After the grand success of BONNIE & CLYDE, Mr. Penn had his choice of Hollywood projects. But he decided to make a small personal film, very much in the spirit of the American independent cinema that would emerge in the 1980s.

ALICE’S RESTAURANT (1969) revisited many of the social outsider themes of BONNIE & CLYDE – but in a low key, gently skeptical, nonviolent manner. Starring ARLO GUTHRIE and based on his wry freewheeling song about being turned down for the draft because he had once been fined for littering, the film stands as one of Mr. Penn’s most engaging works, a warm and deeply felt miniature.

Next came the epic ambitions of LITTLE BIG MAN (1970), a sprawling, ironic, antiwestern that tried to explain American imperialism through the abstract figure of Jack Crabb (DUSTIN HOFFMAN), the sole (though fictional) non American Indian survivor of The Battle Of Little Bighorn, as he bumbled through a glumly revisionist version of the Old West.

“Originality is filtered out like tar is filtered out of cigarettes,” Mr. Penn once complained.

“I have not had a lot of success with the suits — or the dresses. Executives are executives. They’re going to interfere as much as they can.”

“(Little Big Man) didn’t happen until I had so much clout I sort of made it happen.”

The director considered LITTLE BIG MAN his greatest success.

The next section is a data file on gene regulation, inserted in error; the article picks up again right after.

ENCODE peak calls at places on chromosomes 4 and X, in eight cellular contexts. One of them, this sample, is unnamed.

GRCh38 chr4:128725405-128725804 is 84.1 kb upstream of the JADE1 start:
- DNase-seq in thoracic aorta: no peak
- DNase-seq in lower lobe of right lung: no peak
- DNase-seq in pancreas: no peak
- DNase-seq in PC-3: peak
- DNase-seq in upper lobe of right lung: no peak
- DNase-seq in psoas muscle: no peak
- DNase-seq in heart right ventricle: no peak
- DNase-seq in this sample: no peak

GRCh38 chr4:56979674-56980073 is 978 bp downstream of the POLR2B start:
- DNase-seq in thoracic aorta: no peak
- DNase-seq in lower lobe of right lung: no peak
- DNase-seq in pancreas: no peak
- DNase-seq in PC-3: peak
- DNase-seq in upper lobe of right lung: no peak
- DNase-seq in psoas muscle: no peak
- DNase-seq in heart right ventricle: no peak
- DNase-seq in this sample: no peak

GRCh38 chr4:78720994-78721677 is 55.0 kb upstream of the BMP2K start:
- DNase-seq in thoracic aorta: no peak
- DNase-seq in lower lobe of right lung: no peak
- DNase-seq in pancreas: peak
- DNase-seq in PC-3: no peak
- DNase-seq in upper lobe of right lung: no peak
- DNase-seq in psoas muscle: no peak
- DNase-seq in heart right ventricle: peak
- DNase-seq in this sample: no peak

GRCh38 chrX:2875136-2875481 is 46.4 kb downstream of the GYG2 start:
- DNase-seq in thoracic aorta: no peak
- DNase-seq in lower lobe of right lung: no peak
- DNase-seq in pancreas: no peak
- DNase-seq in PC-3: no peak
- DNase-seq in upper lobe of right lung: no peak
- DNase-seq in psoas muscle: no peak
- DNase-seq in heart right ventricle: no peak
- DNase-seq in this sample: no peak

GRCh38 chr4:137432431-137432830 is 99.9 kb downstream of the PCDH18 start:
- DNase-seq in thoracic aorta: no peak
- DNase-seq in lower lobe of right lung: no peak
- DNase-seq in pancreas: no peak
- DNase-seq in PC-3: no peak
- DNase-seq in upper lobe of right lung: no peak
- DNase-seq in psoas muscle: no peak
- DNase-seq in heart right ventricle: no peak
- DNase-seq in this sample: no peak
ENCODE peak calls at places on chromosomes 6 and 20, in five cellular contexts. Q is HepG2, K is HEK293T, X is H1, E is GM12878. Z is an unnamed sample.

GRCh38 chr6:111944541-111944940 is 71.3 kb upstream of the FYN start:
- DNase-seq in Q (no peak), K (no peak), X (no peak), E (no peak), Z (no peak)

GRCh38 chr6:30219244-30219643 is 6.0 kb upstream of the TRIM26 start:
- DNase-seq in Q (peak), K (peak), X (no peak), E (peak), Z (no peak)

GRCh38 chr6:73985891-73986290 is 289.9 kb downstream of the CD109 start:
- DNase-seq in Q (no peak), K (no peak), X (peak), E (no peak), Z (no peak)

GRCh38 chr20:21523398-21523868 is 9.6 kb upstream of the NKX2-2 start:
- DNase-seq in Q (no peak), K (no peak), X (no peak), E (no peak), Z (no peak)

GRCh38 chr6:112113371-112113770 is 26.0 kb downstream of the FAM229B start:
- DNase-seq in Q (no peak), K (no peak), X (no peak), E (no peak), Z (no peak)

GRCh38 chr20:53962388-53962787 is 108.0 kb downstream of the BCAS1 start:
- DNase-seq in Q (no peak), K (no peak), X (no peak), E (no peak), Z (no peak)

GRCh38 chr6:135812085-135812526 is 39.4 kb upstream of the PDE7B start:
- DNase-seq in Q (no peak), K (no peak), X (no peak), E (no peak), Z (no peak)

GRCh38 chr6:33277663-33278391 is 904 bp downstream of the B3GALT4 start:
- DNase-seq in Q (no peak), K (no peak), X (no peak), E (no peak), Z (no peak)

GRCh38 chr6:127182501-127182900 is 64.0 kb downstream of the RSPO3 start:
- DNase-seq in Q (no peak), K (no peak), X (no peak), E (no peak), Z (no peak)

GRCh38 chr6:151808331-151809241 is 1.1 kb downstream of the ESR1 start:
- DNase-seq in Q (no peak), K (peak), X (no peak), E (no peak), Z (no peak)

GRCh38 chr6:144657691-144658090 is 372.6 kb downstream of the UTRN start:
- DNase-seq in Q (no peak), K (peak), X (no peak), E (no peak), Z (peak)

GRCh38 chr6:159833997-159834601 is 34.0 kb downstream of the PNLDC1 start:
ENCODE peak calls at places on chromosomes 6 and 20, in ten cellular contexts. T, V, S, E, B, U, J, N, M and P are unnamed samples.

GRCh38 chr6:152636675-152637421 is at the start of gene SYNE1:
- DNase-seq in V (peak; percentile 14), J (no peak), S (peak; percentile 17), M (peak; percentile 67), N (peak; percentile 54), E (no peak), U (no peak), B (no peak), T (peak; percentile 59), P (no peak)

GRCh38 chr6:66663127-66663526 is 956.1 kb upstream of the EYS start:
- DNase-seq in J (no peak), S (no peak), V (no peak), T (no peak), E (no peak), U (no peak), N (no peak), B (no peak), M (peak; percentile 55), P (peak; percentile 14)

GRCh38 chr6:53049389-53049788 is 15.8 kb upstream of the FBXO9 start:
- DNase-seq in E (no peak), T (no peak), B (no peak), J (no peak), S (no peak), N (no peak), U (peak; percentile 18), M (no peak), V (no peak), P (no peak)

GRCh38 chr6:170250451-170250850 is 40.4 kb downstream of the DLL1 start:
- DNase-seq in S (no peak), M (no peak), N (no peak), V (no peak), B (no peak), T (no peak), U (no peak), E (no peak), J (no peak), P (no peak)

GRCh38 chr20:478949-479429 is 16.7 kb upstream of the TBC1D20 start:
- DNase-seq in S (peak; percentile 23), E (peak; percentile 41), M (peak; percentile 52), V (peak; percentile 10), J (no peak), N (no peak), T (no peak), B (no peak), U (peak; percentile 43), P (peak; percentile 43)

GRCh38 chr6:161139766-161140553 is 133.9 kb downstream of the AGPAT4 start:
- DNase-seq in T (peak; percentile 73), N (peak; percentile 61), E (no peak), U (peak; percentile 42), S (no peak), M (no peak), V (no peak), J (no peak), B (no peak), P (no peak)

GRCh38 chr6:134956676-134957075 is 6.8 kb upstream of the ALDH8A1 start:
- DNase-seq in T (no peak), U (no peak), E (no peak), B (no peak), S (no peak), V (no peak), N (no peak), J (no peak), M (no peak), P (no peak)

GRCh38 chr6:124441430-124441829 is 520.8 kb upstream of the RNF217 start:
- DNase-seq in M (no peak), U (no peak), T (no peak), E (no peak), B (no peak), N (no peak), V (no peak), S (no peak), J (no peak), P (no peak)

After that, Mr. Penn mostly laid low before returning in 1975 with the modest thriller NIGHT MOVES.

Starring GENE HACKMAN as a Hollywood private detective who loses himself on a case in the Florida Keys, the film made explicit the existential despair that had long permeated American film noir, ending on a daring note of irresolution.

But audiences were losing patience with daring notes, flocking instead to the popcorn pleasures of STEVEN SPIELBERG’S JAWS, summer’s runaway hit in 1975. Suddenly Mr. Penn’s kind of artistically ambitious, personal filmmaking was out of style.

He returned to Broadway, where he staged a pair of successes: Larry Gelbart’s Sly Fox and Mr. Gibson’s Golda.

Mr. Penn’s subsequent film career was one of violent ups and downs. A reunion with Brando for THE MISSOURI BREAKS (1976) yielded a surreal western with moments of brilliance but a meandering tone. With FOUR FRIENDS (1981), Mr. Penn returned to the subjects of youthful uncertainty and social upheaval.

He seemed less committed to TARGET (1985), a paranoid political thriller with Mr. Hackman and Matt Dillon that uneasily matched a father/son conflict with conventional suspense and DEAD OF WINTER (1987), a partial remake of Joseph H. Lewis’ 1945 gothic thriller MY NAME IS JULIA ROSS.

“I just like to flex my muscles every once in a while and do something relatively mindless,” Mr. Penn told RICHARD SCHICKEL.